No arguement from me there, other than that people do have the possibility of their choice not the stations / companies etc. The larger issue is that to make a law feasible it has to be seen to be fair and enforceable.. the proposed bill is neither and suggests companies at war with the consumer.. a far from workable state of affairs. You don't control many things by making them illegal as they found out with prohibition.. you control them by them being regulated hence legal.





"The bill "clarifies" that uploading a single file of copyright content qualifies as a felony."

Read the article it says any single file of copyright content... that includes software.

I am not disputing that but that any discussion is liable to get far more heated and convoluted and should perhaps be in a seperate thread.




To clarify.. if somebody wants to use a p2p program that allows two people to exchange files without using ftp that's fine.. it's more convenient and it's private.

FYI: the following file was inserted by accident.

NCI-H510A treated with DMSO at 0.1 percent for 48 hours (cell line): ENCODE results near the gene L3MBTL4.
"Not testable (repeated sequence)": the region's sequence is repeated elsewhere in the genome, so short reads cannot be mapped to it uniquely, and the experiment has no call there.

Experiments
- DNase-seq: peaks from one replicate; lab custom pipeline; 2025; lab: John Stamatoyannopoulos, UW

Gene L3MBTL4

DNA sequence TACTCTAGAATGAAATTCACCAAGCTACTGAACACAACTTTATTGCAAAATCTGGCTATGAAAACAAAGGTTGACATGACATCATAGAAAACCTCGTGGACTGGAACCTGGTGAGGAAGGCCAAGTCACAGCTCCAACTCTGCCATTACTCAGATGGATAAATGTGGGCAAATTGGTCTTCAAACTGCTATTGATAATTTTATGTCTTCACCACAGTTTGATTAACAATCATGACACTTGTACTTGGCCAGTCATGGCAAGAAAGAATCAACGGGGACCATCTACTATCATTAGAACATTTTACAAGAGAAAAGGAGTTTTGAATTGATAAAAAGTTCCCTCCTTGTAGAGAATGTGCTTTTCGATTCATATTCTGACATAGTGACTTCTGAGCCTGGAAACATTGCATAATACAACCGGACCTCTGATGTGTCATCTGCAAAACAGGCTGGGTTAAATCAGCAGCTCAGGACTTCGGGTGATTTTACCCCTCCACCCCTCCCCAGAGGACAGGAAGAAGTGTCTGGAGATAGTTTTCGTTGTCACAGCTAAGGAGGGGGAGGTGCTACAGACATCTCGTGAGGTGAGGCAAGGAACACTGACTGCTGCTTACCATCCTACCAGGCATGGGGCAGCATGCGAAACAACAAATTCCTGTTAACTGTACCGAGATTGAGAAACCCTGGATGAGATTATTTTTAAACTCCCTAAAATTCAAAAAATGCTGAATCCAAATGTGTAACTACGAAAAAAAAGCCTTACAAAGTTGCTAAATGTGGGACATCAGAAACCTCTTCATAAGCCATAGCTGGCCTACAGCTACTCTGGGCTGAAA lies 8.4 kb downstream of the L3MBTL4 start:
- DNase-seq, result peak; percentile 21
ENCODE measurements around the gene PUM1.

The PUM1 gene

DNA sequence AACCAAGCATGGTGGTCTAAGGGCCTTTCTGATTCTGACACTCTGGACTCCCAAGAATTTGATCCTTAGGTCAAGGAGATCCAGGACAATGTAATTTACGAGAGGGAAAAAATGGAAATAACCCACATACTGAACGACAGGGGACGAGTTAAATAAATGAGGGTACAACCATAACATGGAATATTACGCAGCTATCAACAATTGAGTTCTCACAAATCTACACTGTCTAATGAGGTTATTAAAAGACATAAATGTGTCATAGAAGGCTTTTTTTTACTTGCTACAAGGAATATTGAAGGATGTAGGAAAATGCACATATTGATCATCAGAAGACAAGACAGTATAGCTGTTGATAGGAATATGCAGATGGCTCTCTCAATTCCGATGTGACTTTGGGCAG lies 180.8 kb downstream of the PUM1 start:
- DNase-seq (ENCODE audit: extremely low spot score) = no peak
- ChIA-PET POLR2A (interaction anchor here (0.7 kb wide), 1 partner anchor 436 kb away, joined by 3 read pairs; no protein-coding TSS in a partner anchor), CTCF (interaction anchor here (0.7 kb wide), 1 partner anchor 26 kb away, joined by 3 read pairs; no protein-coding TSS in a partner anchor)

But when your p2p software broadcasts the location of a file to anyone who is listening then it is no longer private and therefore IMO more vulnerable to legal intervention at least in the eye of copyright protection. You know how video tapes say you cannot show the tape in public.. same difference.

To my mind this is still a failing of finding a suitable framework or infrastructure to deal with what is happening..... I don't think the proposals do that but make a mockery of everything.

gmask
07-19-2003, 04:40 AM
>>>You don't control many things by making them illegal as they found out with prohibition.. you control them by them being regulated hence legal.

Well I certainly siggesting that software like Kazaa be regulated.